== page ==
In most cases, being there to listen, support, and help is often more valuable than trying to relate to another person's grief. However, something you can do in a situation like this is offering a support system for those going through similar losses. For example, if you have lost a spouse, suggesting a widow support group can benefit someone going through the same thing.

Don't tell someone how to feel or act

Everyone reacts to loss differently. Some cry, some are angry, some feel numb, some feel guilt, while others can't stop crying. Grief stirs up many emotions in certain people, and these emotions are expressed in many ways. There is no right or wrong way to grieve. Therefore, it is essential not to control how someone else feels or acts when someone dies.

It is crucial to feel and express your feelings and emotions when you are grieving. Saying things like "don't cry" or "be strong for _____" or "it's time to move on" can do more harm than good. Although these phrases often have good intentions behind them, they can make someone feel pressure or shame for feeling or acting a certain way. Alternatively, commenting on how someone is not crying or is acting more upbeat can make them feel guilty or irrational.

In general, it is best to avoid phrases that tell people how to feel or act. Instead, you can remind the person that this is a safe space to feel their emotions. For example, if you see someone trying to hold back tears, let them know that it is okay to cry. If you see someone making jokes, laugh along with them. Try your best to let them know that you will support them without judgment or ridicule.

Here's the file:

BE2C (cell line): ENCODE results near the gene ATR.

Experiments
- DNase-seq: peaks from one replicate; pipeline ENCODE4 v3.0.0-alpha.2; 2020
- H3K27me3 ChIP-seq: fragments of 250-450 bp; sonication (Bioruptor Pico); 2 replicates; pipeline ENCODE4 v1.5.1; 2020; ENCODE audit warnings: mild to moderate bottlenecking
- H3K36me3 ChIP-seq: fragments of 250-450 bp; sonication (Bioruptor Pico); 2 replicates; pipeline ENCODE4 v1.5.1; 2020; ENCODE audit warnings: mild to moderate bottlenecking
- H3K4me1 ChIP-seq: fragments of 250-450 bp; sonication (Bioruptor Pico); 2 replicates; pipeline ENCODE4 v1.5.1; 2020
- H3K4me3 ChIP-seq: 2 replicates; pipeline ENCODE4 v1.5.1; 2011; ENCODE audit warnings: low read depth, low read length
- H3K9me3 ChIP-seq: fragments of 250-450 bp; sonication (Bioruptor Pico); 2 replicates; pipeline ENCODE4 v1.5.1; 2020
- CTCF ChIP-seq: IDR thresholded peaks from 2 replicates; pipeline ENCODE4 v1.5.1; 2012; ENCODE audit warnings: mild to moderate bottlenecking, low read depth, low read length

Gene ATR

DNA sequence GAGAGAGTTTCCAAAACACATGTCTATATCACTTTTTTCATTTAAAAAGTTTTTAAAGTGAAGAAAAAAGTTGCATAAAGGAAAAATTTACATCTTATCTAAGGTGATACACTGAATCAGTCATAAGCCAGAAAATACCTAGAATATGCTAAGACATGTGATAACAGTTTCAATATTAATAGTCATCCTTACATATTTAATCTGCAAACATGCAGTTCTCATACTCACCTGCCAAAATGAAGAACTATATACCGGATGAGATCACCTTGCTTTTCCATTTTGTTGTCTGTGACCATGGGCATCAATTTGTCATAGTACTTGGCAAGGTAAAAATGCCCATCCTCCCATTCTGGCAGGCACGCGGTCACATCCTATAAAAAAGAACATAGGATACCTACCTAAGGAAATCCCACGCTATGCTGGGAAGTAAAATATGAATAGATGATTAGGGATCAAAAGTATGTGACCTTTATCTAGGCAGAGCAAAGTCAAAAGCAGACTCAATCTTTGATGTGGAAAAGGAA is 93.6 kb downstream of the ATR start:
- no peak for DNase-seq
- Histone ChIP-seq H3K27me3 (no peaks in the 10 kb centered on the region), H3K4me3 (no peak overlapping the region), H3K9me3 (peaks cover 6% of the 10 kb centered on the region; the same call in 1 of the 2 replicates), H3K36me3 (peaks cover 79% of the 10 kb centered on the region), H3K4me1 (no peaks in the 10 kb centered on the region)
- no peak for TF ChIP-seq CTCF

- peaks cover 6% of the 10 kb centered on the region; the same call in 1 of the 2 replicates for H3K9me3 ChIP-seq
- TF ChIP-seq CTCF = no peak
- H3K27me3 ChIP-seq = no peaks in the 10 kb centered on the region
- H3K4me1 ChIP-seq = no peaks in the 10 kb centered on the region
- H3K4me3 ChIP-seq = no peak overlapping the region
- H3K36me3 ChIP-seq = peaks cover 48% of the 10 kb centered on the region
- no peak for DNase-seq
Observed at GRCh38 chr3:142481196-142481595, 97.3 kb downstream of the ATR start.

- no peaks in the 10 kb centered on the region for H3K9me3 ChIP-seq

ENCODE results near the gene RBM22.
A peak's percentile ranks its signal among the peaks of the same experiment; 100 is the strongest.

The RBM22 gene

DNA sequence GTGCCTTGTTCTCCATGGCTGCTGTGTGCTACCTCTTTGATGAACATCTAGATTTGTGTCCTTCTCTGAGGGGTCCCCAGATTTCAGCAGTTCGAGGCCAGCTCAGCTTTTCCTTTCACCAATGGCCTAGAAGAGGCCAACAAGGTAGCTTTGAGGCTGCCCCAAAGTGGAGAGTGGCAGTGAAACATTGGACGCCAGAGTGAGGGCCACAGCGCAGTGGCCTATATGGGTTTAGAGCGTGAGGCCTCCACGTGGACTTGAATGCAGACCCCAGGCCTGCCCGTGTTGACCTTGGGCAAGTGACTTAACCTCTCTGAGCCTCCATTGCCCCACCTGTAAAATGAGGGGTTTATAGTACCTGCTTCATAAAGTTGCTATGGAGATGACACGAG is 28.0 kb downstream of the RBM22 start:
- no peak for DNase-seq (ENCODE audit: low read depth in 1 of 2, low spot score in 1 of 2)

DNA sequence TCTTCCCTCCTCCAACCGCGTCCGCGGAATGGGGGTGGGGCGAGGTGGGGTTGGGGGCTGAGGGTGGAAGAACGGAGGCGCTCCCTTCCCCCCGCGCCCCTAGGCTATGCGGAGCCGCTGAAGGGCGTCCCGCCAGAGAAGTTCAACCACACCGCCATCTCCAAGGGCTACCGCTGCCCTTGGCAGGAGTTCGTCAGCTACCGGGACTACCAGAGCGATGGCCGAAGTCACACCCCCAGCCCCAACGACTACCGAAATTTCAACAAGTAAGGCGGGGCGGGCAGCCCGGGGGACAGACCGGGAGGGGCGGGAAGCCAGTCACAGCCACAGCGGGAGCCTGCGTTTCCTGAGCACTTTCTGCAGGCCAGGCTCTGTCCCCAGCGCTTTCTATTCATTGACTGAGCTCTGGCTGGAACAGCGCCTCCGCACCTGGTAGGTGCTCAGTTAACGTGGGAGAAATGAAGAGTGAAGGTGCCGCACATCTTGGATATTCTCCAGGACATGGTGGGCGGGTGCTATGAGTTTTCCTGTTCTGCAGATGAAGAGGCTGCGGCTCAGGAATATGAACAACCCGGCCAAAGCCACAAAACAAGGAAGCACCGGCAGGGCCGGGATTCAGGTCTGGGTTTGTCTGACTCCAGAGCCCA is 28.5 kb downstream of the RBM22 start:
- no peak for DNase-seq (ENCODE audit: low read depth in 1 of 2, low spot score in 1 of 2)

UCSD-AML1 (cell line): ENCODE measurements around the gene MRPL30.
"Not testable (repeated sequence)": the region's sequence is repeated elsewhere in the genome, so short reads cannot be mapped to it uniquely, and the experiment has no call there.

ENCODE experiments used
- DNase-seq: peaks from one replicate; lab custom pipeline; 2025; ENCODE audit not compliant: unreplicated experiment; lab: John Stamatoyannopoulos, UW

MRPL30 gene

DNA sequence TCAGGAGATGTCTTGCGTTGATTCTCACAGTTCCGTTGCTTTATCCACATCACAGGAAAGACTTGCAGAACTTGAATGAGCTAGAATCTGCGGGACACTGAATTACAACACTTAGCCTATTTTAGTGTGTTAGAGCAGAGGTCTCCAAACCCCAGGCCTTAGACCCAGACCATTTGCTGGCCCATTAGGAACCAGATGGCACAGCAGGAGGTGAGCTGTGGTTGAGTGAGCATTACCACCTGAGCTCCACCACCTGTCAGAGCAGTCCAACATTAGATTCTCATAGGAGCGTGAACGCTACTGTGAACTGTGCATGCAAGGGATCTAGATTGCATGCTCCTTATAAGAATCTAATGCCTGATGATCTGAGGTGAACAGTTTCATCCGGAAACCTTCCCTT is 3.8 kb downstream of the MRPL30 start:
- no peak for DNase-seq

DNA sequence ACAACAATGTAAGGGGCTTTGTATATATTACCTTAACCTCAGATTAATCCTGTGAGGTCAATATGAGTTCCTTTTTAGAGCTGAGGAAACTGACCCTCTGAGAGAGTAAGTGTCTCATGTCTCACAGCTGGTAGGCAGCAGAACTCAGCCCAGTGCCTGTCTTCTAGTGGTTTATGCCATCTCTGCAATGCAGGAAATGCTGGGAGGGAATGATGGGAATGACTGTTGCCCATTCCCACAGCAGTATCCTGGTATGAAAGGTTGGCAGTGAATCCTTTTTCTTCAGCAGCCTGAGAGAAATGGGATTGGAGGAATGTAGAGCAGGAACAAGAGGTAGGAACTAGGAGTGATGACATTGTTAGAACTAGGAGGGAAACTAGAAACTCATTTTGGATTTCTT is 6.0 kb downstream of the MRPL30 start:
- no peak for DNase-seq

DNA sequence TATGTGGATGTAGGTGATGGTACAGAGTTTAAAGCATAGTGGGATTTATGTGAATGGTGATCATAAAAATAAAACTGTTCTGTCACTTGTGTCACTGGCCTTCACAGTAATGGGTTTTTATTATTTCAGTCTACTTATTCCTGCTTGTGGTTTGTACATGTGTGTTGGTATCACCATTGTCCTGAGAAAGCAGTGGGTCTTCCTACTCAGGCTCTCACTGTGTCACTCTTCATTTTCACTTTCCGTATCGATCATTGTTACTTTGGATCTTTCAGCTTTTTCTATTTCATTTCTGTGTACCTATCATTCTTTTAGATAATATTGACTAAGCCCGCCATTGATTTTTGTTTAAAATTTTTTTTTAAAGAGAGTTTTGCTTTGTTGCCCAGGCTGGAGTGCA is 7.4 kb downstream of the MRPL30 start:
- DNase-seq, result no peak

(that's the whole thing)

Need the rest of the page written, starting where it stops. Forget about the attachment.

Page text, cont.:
Support for a friend or coworker who has lost a parent

While the loss of any loved one can be difficult to bear, the loss of a parent of can especially hard. See our guide how to provide condolences to someone who has lost their mother or father.

What to say at a funeral

Much of the advice given above can be said when you hear the news of the death, as well while attending the funeral or memorial.

When attending a funeral or memorial, approach the family member or friend and share your condolences using one of the suggested phrases above. Explain your relationship to the deceased, how you knew them, or what interactions you had with them over the years. You can also share a memory about a particularly happy, funny or inspiring interaction, if applicable.

If you are asked to say a few words in some instances, such as giving a eulogy, there is more to think and consider when choosing your words.

We have an article discussing the writing of a eulogy in more detail. However, here are some general things to include:

  • Summary of their life and character
  • The impact the deceased had on your life and others
  • Stories and memories
  • Connections with family and friends
  • Career and achievements
  • Interests and hobbies

When writing a eulogy, the deceased and the audience are two of the most important things to consider. In general, it is a good idea to switch between a sentimental or serious tone and an upbeat or lively tone. However, this can vary depending on the type of person the deceased was and how they died. For example, if the individual was a jokester, the eulogy can reflect that by being more lighthearted. On the other hand, it may be best to minimize jokes if they were more serious.

Whether delivering a eulogy or trying to support a friend through a loss, the most integral thing dictating your words should be your intentions. Those grieving will appreciate your effort and support if your intentions are good.

Questions?

You can ask us questions about funerals, cremation, aquamation and more. Send an email to support@eirene.ca. To make a funeral arrangement with us, click here.